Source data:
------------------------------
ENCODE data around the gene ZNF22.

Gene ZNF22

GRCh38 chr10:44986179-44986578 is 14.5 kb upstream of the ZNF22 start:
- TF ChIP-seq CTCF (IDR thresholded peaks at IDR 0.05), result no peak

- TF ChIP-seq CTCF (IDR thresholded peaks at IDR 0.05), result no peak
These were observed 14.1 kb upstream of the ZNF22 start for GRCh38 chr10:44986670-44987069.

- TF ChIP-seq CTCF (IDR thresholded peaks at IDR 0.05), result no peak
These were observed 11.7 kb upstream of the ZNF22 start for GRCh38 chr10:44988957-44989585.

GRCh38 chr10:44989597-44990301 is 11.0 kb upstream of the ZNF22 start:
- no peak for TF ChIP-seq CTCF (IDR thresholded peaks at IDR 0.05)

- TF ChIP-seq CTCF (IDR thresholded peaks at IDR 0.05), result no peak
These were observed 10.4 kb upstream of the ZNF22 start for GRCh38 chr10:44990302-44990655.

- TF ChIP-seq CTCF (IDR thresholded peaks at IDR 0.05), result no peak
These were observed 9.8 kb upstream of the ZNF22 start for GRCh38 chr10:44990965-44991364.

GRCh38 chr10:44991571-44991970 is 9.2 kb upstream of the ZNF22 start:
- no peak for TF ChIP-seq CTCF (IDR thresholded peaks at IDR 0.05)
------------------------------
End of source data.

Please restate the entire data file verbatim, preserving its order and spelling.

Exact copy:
ENCODE data around the gene ZNF22.

Gene ZNF22

GRCh38 chr10:44986179-44986578 is 14.5 kb upstream of the ZNF22 start:
- TF ChIP-seq CTCF (IDR thresholded peaks at IDR 0.05), result no peak

- TF ChIP-seq CTCF (IDR thresholded peaks at IDR 0.05), result no peak
These were observed 14.1 kb upstream of the ZNF22 start for GRCh38 chr10:44986670-44987069.

- TF ChIP-seq CTCF (IDR thresholded peaks at IDR 0.05), result no peak
These were observed 11.7 kb upstream of the ZNF22 start for GRCh38 chr10:44988957-44989585.

GRCh38 chr10:44989597-44990301 is 11.0 kb upstream of the ZNF22 start:
- no peak for TF ChIP-seq CTCF (IDR thresholded peaks at IDR 0.05)

- TF ChIP-seq CTCF (IDR thresholded peaks at IDR 0.05), result no peak
These were observed 10.4 kb upstream of the ZNF22 start for GRCh38 chr10:44990302-44990655.

- TF ChIP-seq CTCF (IDR thresholded peaks at IDR 0.05), result no peak
These were observed 9.8 kb upstream of the ZNF22 start for GRCh38 chr10:44990965-44991364.

GRCh38 chr10:44991571-44991970 is 9.2 kb upstream of the ZNF22 start:
- no peak for TF ChIP-seq CTCF (IDR thresholded peaks at IDR 0.05)